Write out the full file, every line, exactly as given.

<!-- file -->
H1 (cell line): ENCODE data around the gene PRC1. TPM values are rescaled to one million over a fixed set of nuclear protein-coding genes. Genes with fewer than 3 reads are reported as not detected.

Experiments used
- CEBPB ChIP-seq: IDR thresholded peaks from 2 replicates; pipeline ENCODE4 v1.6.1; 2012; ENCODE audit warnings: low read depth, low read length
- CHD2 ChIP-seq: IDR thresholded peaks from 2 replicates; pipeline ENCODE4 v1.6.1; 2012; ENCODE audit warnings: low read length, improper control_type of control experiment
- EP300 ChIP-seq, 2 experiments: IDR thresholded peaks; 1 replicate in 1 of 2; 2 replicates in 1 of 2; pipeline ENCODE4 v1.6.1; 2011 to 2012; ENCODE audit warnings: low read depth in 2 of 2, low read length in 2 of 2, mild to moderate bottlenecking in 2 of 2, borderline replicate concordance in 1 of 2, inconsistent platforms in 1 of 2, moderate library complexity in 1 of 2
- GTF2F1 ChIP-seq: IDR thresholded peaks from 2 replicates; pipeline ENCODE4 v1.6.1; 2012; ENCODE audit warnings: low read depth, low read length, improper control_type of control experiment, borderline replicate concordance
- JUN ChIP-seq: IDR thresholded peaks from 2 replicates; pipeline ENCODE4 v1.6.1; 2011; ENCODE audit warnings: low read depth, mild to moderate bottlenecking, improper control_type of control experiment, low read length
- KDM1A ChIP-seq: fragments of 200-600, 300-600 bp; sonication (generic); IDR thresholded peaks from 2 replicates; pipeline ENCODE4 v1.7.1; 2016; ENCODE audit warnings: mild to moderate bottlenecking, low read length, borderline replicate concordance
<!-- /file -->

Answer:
H1 (cell line): ENCODE data around the gene PRC1. TPM values are rescaled to one million over a fixed set of nuclear protein-coding genes. Genes with fewer than 3 reads are reported as not detected.

Experiments used
- CEBPB ChIP-seq: IDR thresholded peaks from 2 replicates; pipeline ENCODE4 v1.6.1; 2012; ENCODE audit warnings: low read depth, low read length
- CHD2 ChIP-seq: IDR thresholded peaks from 2 replicates; pipeline ENCODE4 v1.6.1; 2012; ENCODE audit warnings: low read length, improper control_type of control experiment
- EP300 ChIP-seq, 2 experiments: IDR thresholded peaks; 1 replicate in 1 of 2; 2 replicates in 1 of 2; pipeline ENCODE4 v1.6.1; 2011 to 2012; ENCODE audit warnings: low read depth in 2 of 2, low read length in 2 of 2, mild to moderate bottlenecking in 2 of 2, borderline replicate concordance in 1 of 2, inconsistent platforms in 1 of 2, moderate library complexity in 1 of 2
- GTF2F1 ChIP-seq: IDR thresholded peaks from 2 replicates; pipeline ENCODE4 v1.6.1; 2012; ENCODE audit warnings: low read depth, low read length, improper control_type of control experiment, borderline replicate concordance
- JUN ChIP-seq: IDR thresholded peaks from 2 replicates; pipeline ENCODE4 v1.6.1; 2011; ENCODE audit warnings: low read depth, mild to moderate bottlenecking, improper control_type of control experiment, low read length
- KDM1A ChIP-seq: fragments of 200-600, 300-600 bp; sonication (generic); IDR thresholded peaks from 2 replicates; pipeline ENCODE4 v1.7.1; 2016; ENCODE audit warnings: mild to moderate bottlenecking, low read length, borderline replicate concordance